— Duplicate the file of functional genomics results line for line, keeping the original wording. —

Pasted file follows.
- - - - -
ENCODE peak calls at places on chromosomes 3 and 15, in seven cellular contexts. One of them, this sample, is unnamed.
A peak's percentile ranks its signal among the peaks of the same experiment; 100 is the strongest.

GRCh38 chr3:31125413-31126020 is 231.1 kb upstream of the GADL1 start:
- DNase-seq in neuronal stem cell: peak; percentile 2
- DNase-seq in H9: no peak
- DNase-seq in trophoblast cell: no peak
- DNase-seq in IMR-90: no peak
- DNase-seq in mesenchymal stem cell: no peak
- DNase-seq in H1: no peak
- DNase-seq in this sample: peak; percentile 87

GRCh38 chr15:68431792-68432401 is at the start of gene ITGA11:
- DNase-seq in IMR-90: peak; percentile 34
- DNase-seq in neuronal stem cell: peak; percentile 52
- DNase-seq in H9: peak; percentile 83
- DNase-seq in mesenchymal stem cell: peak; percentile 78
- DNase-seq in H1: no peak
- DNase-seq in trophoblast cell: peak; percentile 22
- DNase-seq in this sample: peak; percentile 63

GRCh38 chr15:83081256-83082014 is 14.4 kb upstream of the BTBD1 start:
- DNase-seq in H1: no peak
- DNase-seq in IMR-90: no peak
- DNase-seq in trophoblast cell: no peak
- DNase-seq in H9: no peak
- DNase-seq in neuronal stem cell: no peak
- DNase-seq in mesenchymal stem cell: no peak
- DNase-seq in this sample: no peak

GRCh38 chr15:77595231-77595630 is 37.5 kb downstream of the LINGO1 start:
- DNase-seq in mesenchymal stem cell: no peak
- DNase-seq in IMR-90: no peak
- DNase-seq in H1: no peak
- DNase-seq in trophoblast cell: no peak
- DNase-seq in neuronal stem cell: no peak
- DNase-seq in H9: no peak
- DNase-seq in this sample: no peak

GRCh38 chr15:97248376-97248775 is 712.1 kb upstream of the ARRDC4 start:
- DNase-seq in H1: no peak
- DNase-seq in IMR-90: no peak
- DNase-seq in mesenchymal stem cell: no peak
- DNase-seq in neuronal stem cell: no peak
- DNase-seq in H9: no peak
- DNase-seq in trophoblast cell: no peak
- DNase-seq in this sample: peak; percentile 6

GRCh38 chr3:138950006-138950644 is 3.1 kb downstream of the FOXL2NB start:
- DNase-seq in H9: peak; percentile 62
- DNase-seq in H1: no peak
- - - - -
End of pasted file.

ENCODE peak calls at places on chromosomes 3 and 15, in seven cellular contexts. One of them, this sample, is unnamed.
A peak's percentile ranks its signal among the peaks of the same experiment; 100 is the strongest.

GRCh38 chr3:31125413-31126020 is 231.1 kb upstream of the GADL1 start:
- DNase-seq in neuronal stem cell: peak; percentile 2
- DNase-seq in H9: no peak
- DNase-seq in trophoblast cell: no peak
- DNase-seq in IMR-90: no peak
- DNase-seq in mesenchymal stem cell: no peak
- DNase-seq in H1: no peak
- DNase-seq in this sample: peak; percentile 87

GRCh38 chr15:68431792-68432401 is at the start of gene ITGA11:
- DNase-seq in IMR-90: peak; percentile 34
- DNase-seq in neuronal stem cell: peak; percentile 52
- DNase-seq in H9: peak; percentile 83
- DNase-seq in mesenchymal stem cell: peak; percentile 78
- DNase-seq in H1: no peak
- DNase-seq in trophoblast cell: peak; percentile 22
- DNase-seq in this sample: peak; percentile 63

GRCh38 chr15:83081256-83082014 is 14.4 kb upstream of the BTBD1 start:
- DNase-seq in H1: no peak
- DNase-seq in IMR-90: no peak
- DNase-seq in trophoblast cell: no peak
- DNase-seq in H9: no peak
- DNase-seq in neuronal stem cell: no peak
- DNase-seq in mesenchymal stem cell: no peak
- DNase-seq in this sample: no peak

GRCh38 chr15:77595231-77595630 is 37.5 kb downstream of the LINGO1 start:
- DNase-seq in mesenchymal stem cell: no peak
- DNase-seq in IMR-90: no peak
- DNase-seq in H1: no peak
- DNase-seq in trophoblast cell: no peak
- DNase-seq in neuronal stem cell: no peak
- DNase-seq in H9: no peak
- DNase-seq in this sample: no peak

GRCh38 chr15:97248376-97248775 is 712.1 kb upstream of the ARRDC4 start:
- DNase-seq in H1: no peak
- DNase-seq in IMR-90: no peak
- DNase-seq in mesenchymal stem cell: no peak
- DNase-seq in neuronal stem cell: no peak
- DNase-seq in H9: no peak
- DNase-seq in trophoblast cell: no peak
- DNase-seq in this sample: peak; percentile 6

GRCh38 chr3:138950006-138950644 is 3.1 kb downstream of the FOXL2NB start:
- DNase-seq in H9: peak; percentile 62
- DNase-seq in H1: no peak